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Cocaine and Cocaine Addiction

Cocaine - Risks of recreational use

Cocaine is a stimulant which is a derivative of the coca plant which grows in many parts of South America. It is one of the most common illegal drugs used in the UK & in the United States.

Slang: 'crack', 'charlie', 'C', 'snow', 'coke', 'toot', 'rocks', 'stones'

Cocaine normally comes in powdered form and is generally snorted through the nose or injected. Another extract of cocaine, known as freebase cocaine, can be smoked and results in a faster "high".

Cocaine was used in many medicines in the late 1800s and was used extensively as an anaesthetic. It is still used rarely in ear, nose and throat surgery. It was also an ingredient in Coca-Cola until 1903.

The effects of cocaine can last from just a few minutes to a couple of hours, and the immediate effects include an increased heart rate, sexual arousal, increased body temperature, feelings of euphoria and well being, poor judgment and aggressive behaviour.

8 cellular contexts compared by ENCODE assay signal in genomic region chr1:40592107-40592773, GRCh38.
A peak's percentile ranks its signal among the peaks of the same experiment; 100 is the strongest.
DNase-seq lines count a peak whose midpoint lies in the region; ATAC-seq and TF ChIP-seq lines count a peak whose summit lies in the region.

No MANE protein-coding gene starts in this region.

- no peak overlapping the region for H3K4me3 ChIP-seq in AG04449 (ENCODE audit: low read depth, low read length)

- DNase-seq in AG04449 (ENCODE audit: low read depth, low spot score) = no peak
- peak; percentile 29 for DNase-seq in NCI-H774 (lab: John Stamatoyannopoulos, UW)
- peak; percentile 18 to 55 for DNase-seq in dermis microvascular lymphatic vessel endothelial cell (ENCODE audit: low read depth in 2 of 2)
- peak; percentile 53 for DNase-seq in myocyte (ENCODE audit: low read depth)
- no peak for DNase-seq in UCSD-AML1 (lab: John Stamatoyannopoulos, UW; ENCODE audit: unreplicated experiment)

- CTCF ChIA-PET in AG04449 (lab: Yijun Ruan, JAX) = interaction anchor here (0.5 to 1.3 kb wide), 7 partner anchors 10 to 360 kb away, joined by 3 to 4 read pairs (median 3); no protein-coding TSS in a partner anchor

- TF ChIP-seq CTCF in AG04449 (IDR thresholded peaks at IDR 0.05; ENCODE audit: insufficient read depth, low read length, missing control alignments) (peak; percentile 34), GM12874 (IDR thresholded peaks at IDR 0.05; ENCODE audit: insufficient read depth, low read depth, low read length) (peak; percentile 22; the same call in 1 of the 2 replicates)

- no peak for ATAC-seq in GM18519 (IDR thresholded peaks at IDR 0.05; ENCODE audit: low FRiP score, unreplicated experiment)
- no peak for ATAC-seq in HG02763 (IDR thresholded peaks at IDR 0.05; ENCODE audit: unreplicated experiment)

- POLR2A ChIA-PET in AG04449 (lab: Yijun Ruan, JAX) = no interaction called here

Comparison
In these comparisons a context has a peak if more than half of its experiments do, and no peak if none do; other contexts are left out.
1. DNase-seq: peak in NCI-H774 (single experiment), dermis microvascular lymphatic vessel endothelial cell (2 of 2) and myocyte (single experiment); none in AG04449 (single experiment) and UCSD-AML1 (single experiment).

High doses of the drug can lead to headaches, dizziness, violence, chest pain or a heart attack. An overdose can cause lung failure, heart failure and a brain haemorrhage.

A brain haemorrhage can occur after a single dose of cocaine. A severe headache or loss of consciousness following the use of the drug could indicate the possibility of a brain haemorrahage.

Prolonged use of cocaine can result in seizures, dependence and psychosis in some cases. Snorting cocaine can cause nosebleeds and tears in the nasal cavity, and smoking freebase cocaine can cause breathing problems and lung damage.

Severe withdrawal symptoms are common when a person who is dependent on cocaine decides to stop using it. These include:

- severe depression
- nausea
- vomiting
- "The shakes"
- hunger
- long and disturbed sleep
- muscle pain
- suicidal feelings

Regular use of cocaine can also cause a number of social and financial problems. Users also find the can become tolerant to the effects of cocaine and need higher doses to achieve the same effects as when they first started using it.

Cocaine use in pregnancy can affect the foetus. There is some evidence that it can increase the risk of a miscarriage and other complications Babies of mothers using cocaine suffer withdrawal symptoms. The possibility of behavioural problems is still being investigated.

Getting help for Cocaine Addiction :

People who have become dependent on any drug should speak to their family doctor about how to break their addiction. Those who have decided to stop taking an illegal drug should also contact their doctor or local drug rehabilitation unit as help and support are available.


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